Other interesting software includes a Power Saver app designed to conserve battery life, and NeoReader for scanning bar codes. If you're not satisfied with the Xperia's standard loadout of applications, plenty more are ready for download via the Google Play Android marketplace.
Sony music and video
Sony makes sure to highlight the Xperia S' strong ties to its vast library of entertainment content. Specifically, the Xperia S comes with Sony's Music Unlimited and Video Unlimited digital storefronts installed. Once you create a Sony Entertainment Network account, these applications let you rent and buy movies and TV shows, plus download and stream audio tracks right from the device.
One big caveat is that while Sony's selection of movies and music is large, there doesn't seem to be a way to browse the entire library of content online. I could only find a few movies and audio tracks to examine listed under what was most popular. To actually add Sony media to my Xperia S test unit, I needed to sift through music and video using the phone-based app. Prices for what Sony offers seems reasonable though, movie rentals cost $2.99 to rent (24 hours) and $14.99 to buy. Video quality, however, is limited to standard definition and not HD.
Sony splits its Music Unlimited into two plan tiers, premium and basic. Costing $9.99 per month, the premium subscription provides on-demand playback of any track in Sony's library, offline storage of playlists you create, and specially curated stations crafted by Sony staff.
Just like the Sony Xperia Ion, the Xperia S packs a 12-megapixel camera with LED flash. A nimble performer, the phone snapped images quickly, in less than a second. Again like the Ion, however, the Xperia S captured pictures that were soft and had color noise and artifacts that I particularly noticed in low light. Images the Xperia S took of an indoor still life were dark, grainy, and drab.
Outdoors in plenty of sunlight, the phone captured images with brighter colors though details still had a flat character. Video quality of 1080p HD movies I shot outside had the same mushy quality with soft details and washed-out color. Motion though was smooth and I didn't experience any stuttering or jerkiness.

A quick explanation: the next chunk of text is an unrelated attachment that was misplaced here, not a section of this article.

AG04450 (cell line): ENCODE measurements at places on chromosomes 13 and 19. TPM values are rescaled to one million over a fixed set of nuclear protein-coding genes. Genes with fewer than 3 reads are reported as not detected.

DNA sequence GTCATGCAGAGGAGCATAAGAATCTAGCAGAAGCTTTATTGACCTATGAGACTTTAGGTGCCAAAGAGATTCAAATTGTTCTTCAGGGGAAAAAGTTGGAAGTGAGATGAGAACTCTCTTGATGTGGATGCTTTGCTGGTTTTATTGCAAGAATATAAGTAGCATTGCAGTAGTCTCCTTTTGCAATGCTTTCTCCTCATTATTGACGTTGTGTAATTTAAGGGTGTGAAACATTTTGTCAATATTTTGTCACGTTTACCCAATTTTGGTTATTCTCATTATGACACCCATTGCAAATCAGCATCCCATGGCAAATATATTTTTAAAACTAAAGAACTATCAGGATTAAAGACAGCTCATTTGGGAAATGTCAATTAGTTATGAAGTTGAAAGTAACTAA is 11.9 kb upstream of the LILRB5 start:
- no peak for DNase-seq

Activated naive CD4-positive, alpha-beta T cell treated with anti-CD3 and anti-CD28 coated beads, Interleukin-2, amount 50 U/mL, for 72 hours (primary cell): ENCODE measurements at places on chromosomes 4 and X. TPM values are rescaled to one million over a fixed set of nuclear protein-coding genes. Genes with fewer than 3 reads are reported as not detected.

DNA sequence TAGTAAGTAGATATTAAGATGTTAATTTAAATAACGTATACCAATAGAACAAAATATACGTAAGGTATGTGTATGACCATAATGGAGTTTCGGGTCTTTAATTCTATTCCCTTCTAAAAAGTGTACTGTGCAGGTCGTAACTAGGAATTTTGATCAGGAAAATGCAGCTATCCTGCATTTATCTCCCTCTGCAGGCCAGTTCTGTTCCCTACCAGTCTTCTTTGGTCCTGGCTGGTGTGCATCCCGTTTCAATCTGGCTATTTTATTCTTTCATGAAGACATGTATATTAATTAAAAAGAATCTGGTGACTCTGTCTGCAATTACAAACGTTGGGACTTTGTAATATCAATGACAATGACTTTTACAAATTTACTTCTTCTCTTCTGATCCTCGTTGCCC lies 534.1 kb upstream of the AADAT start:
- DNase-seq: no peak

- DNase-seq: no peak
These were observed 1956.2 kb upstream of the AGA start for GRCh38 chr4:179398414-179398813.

I do appreciate the Xperia S' extensive camera settings. You'll find a wide range of capture modes including several panorama functions, smile detection, and available resolutions starting at 2MP and topping out at 12MP.
Pressing down the dedicated shutter button fires up the Xperia S' camera even when the phone is asleep. Using the button to wake the camera also immediately snaps a picture for fast capture. You can disable this function, though, if you just want to rely on the button to jump to the camera. Be sure to check out our Camera phone image gallery to see how the Xperia S stacks up against other handsets.
The Sony Xperia S runs a previous-gen 1.5GHz Qualcomm Snapdragon S3 dual-core processor backed up by 1GB of RAM, the same as its Xperia Ion counterpart on AT&T. Because of this it came as no surprise the phone coughed up a slow Linpack (Multi-Thread) score of 81.4 MFLOPs completed in a long 3.24 seconds.
Smartphones powered by the newer S4 chip such as the HTC One X and Samsung Galaxy S 3 (also 1.5GHz dual-core CPUs) turned in faster performance. The HTC One X notched a much higher 170.2 MFLOPs in a third of the time, or 0.99 second. Samsung's powerhouse handset, the Galaxy S 3, came out ahead of both, with an impressive 175.7 MFLOPs in 0.96 second.
As an unlocked GSM device supporting GPRS/EDGE (850, 900, 1800, 1900), UMTS, and HSPA ( 850, 900, 1900, 2100) bands and protocols, the unlocked Sony Xperia S is limited to 3G. Connected to AT&T's GSM network in New York, I recorded average download speeds of 2.23Mbps. Uploads were more of a mixed bag, with throughput hovering around 0.9Mbps but speeds dropping as low as 0.1Mbps.
The Xperia S served up pleasing call quality in my tests. In New York and connected to AT&T's voice network, callers reported my voice to be warm and with a good touch of bass. That said, they could definitely tell I was calling from a mobile phone, but it wasn't immediately apparent. On my end, the phone piped clear, hiss-free audio through the earpiece. The Xperia S, however, didn't get terribly loud even at its maximum setting. My voice when heard through the speakerphone did have some warbles and volume on my side lacked much punch.
Powered by its 1,700mAh battery, the Sony Xperia S turned in solid battery life. In anecdotal testing, the phone played an HD video file continuously for 6 hours and 51 minutes. That beats the HTC One X's time of 6 hours and 35 minutes performing the same task.
I have to say I had high hopes for the Sony Xperia S. Its aggressive futuristic style will certainly turn heads, something few smartphones are capable of. There are risks to pushing the design envelope, however, and the Xperia S stumbles in places. Its capacitive buttons are tricky to operate and the phone's illuminated band may be slickly distinctive but is more style than substance. At $559.99, the Xperia S is pricey, too, regardless of its unlocked and carrier-unsubsidized status. A better option for an unlocked Android device is the . Not only does it offer a recent upgrade to Android 4.0 Jelly Bean, it has a better screen and smoother performance, and can be found for about $420. Still, the Xperia S isn't without its merits, particularly the phone's strong ties to Sony's music and video library. That said, unless there's a particular title you're dying to watch, the beauty of the Sony Xperia S is skin-deep.